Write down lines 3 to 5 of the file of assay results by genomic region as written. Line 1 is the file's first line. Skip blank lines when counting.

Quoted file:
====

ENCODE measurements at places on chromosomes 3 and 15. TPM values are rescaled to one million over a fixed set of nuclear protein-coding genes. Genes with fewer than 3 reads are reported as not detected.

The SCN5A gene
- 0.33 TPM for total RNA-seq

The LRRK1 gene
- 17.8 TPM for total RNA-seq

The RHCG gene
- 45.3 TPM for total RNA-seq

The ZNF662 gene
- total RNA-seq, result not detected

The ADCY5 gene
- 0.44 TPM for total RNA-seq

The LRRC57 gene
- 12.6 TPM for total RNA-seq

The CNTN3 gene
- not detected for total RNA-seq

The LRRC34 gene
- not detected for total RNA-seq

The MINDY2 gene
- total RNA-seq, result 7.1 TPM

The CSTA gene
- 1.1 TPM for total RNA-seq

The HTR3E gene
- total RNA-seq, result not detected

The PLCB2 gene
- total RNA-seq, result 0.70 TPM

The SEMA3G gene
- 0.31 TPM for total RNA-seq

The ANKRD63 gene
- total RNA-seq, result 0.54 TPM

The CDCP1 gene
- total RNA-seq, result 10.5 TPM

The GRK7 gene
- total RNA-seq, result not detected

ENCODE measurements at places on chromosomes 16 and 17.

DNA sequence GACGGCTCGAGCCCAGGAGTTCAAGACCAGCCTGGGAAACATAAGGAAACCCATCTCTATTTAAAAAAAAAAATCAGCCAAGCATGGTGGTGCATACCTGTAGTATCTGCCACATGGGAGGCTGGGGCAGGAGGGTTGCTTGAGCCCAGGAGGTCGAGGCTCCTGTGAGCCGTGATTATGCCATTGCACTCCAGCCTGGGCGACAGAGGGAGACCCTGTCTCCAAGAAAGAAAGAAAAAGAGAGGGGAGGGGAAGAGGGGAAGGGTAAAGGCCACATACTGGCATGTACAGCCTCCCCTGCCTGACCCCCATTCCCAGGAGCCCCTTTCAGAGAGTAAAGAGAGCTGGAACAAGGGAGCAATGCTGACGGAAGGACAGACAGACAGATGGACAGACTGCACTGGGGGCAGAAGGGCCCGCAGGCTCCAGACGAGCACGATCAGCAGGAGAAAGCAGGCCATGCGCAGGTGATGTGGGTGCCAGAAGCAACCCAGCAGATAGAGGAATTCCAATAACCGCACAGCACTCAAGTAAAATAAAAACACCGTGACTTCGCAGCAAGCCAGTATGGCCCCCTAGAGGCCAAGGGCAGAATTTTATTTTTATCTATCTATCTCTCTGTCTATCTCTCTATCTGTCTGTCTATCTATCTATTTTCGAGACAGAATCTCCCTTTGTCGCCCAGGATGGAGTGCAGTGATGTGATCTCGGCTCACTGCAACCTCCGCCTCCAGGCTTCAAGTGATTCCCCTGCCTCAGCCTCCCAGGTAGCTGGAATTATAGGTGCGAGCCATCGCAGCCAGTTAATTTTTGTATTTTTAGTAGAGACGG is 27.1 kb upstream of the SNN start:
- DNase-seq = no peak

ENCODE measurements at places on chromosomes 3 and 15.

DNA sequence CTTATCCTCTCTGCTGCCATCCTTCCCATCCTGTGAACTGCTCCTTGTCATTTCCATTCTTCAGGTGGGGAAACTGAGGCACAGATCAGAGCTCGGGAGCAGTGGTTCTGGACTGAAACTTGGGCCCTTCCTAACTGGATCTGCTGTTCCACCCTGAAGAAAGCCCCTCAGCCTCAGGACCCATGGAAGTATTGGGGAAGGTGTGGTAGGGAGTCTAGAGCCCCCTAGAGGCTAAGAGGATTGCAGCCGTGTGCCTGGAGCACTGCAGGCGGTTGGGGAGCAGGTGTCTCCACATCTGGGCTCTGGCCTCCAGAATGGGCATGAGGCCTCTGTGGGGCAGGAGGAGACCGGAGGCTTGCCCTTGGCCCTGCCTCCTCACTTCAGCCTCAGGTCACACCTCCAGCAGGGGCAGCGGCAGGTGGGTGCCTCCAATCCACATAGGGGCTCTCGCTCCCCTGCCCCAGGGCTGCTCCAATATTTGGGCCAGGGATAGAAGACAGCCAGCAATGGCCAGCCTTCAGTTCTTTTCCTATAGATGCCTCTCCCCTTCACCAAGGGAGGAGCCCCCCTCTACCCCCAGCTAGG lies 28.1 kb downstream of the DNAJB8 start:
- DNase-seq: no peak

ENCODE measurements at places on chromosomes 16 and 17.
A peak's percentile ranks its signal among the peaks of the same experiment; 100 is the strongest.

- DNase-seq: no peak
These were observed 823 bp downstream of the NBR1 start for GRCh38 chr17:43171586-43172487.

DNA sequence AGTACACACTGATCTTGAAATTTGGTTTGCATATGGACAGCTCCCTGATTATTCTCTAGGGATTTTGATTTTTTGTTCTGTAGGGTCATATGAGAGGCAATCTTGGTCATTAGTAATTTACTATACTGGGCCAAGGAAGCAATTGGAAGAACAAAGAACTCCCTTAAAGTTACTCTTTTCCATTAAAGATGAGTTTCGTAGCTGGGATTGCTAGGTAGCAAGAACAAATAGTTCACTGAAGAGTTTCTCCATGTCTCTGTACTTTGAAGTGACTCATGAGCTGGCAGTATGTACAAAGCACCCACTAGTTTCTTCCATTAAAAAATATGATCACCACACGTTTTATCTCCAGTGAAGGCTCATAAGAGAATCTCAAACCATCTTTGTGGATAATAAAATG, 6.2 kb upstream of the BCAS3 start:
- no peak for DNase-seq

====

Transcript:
- 0.33 TPM for total RNA-seq

The LRRK1 gene
- 17.8 TPM for total RNA-seq